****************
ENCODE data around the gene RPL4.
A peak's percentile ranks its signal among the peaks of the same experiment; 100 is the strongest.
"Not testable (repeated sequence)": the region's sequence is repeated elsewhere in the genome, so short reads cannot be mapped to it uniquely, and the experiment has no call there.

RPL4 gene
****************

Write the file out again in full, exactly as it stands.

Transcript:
ENCODE data around the gene RPL4.
A peak's percentile ranks its signal among the peaks of the same experiment; 100 is the strongest.
"Not testable (repeated sequence)": the region's sequence is repeated elsewhere in the genome, so short reads cannot be mapped to it uniquely, and the experiment has no call there.

RPL4 gene